51 people were arrested for burglarizing Sacramento stores in aftermath of George Floyd’s death. Here’s how one judge is setting bail.
The judge and the prosecutors sat in their offices staring into their computer screens. The public defenders and bailiffs stood in their usual places, but with masks covering their faces and muffling their voices.
Mekhi C. Lewis, wearing jail orange, stood in a courtroom holding cell spritzed down with disinfectant, and said “yes” when the judge asked him if he consented to have his hearing conducted via Zoom’s video conferencing platform.
It was the June 4 docket call inside Sacramento County’s thinned-out jailhouse courtroom. Dozens of names and little time to spare.
Lewis, a 19-year-old Sacramento man, was one of dozens of people to be swept up during several days of protests against police brutality, which have grown larger and more peaceful since a Minneapolis police officer fatally asphyxiated George Floyd outside a deli on May 25.
An SN&R review of booking logs identified 75 arrests in Sacramento County between May 27 and June 8 related to the civil unrest that Floyd’s killing reawakened. Fourteen of the arrests were for failing to leave the scene of a riot and 51 were for committing a burglary during a national state of emergency, which President Trump declared in response to the global COVID-19 outbreak in March.
A separate yet familiar state of emergency has reemerged in a nation roiled by a public health crisis and skyrocketing unemployment. Since Floyd’s death, riot officers in numerous cities have confronted unruly protests with sometimes overwhelming force. Hundreds of videos of officers committing what appear to be unprovoked attacks on peaceful demonstrators have prompted firings and investigations, sympathy protests in other nations and new legislation seeking to disarm law enforcement agencies of their crowd-busting tactics and legal shields.
The Sacramento City Council cited an increase in criminal behavior in declaring a local state of emergency on June 1. The Sacramento County Board of Supervisors followed suit a day later and blamed the civil unrest—not law enforcement’s response to it—for forcing its hand.
Superior courts in California, meanwhile, remain impacted by a stalled effort to phase out cash bail. In Sacramento County, half of those arrested either had to buy their way out of jail or stay behind bars because they couldn’t. Of the 37 arrested individuals who had bail set, 12 had it set at $100,000 or more. Another two female protesters were jailed for a couple days before being released, while six people were denied bail altogether.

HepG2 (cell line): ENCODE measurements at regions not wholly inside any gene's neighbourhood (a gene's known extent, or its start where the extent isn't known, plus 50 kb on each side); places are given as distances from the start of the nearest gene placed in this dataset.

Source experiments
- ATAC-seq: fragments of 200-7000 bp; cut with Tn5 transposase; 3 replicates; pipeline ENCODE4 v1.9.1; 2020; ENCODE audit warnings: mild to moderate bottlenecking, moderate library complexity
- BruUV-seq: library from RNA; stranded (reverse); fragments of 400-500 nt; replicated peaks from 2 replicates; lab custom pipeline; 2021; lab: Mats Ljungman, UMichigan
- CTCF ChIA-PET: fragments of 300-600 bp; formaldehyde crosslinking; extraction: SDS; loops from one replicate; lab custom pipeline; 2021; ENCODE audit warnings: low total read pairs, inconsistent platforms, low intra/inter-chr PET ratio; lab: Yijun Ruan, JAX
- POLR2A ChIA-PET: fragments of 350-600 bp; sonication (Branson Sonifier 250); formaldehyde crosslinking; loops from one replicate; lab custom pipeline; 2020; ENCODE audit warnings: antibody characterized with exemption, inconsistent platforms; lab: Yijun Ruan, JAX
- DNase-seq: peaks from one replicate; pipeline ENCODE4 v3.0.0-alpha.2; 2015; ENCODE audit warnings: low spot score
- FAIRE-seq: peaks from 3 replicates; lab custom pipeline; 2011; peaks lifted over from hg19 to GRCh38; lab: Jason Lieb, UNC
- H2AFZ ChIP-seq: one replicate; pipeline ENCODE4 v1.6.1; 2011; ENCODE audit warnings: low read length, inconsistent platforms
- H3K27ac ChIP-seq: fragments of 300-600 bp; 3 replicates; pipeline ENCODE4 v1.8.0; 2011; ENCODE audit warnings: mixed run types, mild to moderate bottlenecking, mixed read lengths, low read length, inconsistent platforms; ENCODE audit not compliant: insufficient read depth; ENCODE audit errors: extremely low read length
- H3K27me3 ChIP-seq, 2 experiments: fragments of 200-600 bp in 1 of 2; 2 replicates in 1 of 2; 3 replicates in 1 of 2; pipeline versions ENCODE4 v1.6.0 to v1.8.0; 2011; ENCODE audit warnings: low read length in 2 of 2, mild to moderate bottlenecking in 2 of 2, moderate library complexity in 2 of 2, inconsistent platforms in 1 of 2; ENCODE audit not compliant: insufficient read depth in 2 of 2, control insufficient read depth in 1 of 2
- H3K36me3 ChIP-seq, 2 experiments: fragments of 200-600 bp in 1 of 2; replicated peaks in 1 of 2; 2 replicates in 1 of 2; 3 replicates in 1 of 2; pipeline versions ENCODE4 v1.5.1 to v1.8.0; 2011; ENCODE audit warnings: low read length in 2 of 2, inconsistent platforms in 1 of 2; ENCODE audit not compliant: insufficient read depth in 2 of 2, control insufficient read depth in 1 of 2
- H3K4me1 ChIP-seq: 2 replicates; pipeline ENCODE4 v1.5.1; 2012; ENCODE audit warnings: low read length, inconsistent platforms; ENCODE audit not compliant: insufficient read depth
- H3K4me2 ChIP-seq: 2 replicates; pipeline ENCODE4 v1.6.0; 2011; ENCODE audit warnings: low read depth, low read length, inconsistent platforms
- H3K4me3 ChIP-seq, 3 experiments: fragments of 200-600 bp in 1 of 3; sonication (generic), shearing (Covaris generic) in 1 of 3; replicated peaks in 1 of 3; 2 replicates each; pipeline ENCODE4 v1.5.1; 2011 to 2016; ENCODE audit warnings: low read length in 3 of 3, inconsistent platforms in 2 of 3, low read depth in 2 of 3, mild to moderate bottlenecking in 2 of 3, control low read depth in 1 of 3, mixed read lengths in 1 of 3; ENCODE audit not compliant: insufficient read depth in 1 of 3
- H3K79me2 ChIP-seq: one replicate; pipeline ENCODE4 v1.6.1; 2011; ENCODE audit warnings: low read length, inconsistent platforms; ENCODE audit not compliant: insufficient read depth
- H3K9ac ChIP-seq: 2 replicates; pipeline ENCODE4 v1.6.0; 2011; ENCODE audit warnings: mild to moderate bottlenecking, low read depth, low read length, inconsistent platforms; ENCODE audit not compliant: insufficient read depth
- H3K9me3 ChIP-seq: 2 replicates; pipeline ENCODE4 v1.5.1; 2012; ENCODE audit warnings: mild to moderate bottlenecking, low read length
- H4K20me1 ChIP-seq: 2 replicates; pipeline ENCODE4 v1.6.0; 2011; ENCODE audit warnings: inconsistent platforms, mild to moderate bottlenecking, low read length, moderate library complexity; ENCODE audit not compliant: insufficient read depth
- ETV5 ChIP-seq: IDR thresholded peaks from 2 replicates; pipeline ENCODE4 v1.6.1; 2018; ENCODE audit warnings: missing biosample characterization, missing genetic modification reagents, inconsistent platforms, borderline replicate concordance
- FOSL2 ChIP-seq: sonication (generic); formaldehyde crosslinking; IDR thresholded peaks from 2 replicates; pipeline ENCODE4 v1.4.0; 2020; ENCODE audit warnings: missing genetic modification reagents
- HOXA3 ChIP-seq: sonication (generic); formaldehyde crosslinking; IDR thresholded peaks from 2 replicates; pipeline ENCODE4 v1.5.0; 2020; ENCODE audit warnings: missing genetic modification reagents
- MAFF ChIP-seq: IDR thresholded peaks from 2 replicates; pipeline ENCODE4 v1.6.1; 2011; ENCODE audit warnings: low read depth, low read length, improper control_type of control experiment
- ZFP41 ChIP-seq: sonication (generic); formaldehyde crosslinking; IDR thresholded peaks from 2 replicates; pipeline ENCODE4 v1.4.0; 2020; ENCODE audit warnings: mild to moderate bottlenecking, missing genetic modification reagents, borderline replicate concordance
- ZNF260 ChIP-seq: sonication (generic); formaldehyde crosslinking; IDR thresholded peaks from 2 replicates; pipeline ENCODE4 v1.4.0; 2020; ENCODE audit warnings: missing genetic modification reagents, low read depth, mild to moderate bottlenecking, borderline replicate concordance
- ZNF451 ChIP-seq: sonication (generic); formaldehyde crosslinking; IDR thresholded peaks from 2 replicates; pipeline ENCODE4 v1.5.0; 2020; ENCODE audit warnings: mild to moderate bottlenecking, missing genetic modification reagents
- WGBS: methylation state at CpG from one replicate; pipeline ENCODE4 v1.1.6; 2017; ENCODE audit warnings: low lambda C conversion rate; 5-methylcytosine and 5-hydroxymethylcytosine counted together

The local criminal justice system quietly churns thousands of feet below the national debate about police power. Lewis and his co-defendant are now churning with it.
A judge’s discretion
Lewis and Jivian R. Saleem, 20, also of Sacramento, were both arrested June 2 in Folsom, where the two young men were accused of stealing items from a closed Nike outlet store. According to a summary of the probable cause declaration, police responded to the open-air Folsom Premium Outlets shopping center shortly after 1 a.m.
Security guards came upon the Nike store with its front windows smashed and merchandise stolen, and chased a group of individuals standing outside a nearby Zales store. Police responded and set up a perimeter. Officers eventually found four individuals hiding in a tree on the outlet mall’s premises and $800 worth of Nike apparel with the tags still on inside of a BMW.
Both Lewis and Saleem were booked into the downtown Sacramento jail on charges of committing burglary during a state of emergency and for prowling, and each was set a bail amount of $100,000. On June 4, they were arraigned on felony looting and second-degree burglary counts and a misdemeanor count of receiving stolen property.
Lewis’ appointed attorney wanted the judge to consider her client’s youth, otherwise spotless record and his community ties in her request to lower the 19-year-old’s bail amount. Judge Michael Savage instead hiked the defendant’s bail to $250,000. He later did the same for Saleem.
“I’m going to raise your bail and I’m going to tell you why,” Savage told Lewis.
Referring to officers’ probable cause declaration, the judge said, “That is looting conduct during a state of emergency.” Turning to the defense attorney, Savage added, “I find that he is a particular risk to the community.”
Both men returned to court five days later hoping to have their bail amounts lowered.
Saleem’s attorney said his client couldn’t afford the bail and asked the judge to lower it to $50,000, adding that Saleem would stay with his mother if released. Savage rejected the request. Saleem exited through the holding cell and Lewis took his place.
Lewis’ attorney David Bonilla, who video conferenced in, emphasized his client’s clean record and the relatively low value of the stolen products in asking for bail to be lowered to $10,000.
“I understand the court’s thinking at the outset of setting the bail that it wouldn’t be prudent to have somebody bail out right away to be on the street, but the climate has changed significantly,” Bonilla contended.
Before the judge made his decision, Deputy District Attorney Amanda Sanchez noted that police found a ski mask in Lewis’ jacket pocket and keys to the suspect vehicle in his possession. Judge Savage told Bonilla he didn’t think the climate had changed.
“I do find that type of conduct—looting businesses during national emergency—does pose a high risk to the community,” Savage said. “I don’t know how much has changed in a week, but I’m not convinced the bail wasn’t appropriately set at the outset. So I’m going to leave bail set as remained for now.”
As of June 9, at least 20 of the 75 people arrested during the recent unrest remained inside the Sacramento County jail.
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